The theory of cosmic inflation (with the inflaton field) is an example of an effective quantum field theory - much like the Standard Model of particle physics (with quarks, leptons, photons, gauge bosons, etc.). And that's why, if it is correct, it must emerge as an approximation of stringy physics.
So inflation and string theory are compatible but string theory is much more general a theory, and the inflaton - if it exists - is just one of the many quantum fields predicted by string theory at lower energies (although the inflation scale is probably not too much lower than the string scale).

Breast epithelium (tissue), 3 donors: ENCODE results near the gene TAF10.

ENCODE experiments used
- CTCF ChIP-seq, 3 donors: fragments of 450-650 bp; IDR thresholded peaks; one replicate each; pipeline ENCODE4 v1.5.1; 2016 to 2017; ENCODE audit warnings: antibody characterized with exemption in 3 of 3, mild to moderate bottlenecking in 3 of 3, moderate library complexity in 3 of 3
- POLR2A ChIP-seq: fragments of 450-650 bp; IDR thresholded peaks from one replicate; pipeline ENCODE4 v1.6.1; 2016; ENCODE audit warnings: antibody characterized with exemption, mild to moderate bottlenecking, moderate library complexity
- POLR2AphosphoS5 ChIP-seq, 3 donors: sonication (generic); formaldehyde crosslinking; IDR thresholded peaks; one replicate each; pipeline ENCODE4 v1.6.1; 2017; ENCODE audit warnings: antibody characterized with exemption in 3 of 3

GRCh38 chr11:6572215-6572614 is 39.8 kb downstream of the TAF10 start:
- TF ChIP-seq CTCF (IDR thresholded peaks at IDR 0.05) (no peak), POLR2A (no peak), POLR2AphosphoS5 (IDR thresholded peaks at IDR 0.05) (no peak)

The most "mainstream" incorporation of inflation within string theory is the KKLMMT paper,
which has 600+ citations now. Of course, with letters such as KKLT in the list of authors, it's not shocking that those people rely on some anthropic tricks to get the slow-roll potential and other things. There may exist better models that predict all the required parameters more automatically. But they won't change the fact that inflation is just a derived concept from string theory.
There exist papers that try to geometrize the inflaton in much more stringy terms - it may be e.g. the distance between a brane and an antibrane that may annihilate. The resulting physics is more or less effectively equivalent to the inflation - it just gives an extra answer to the question "what the inflaton is made out of".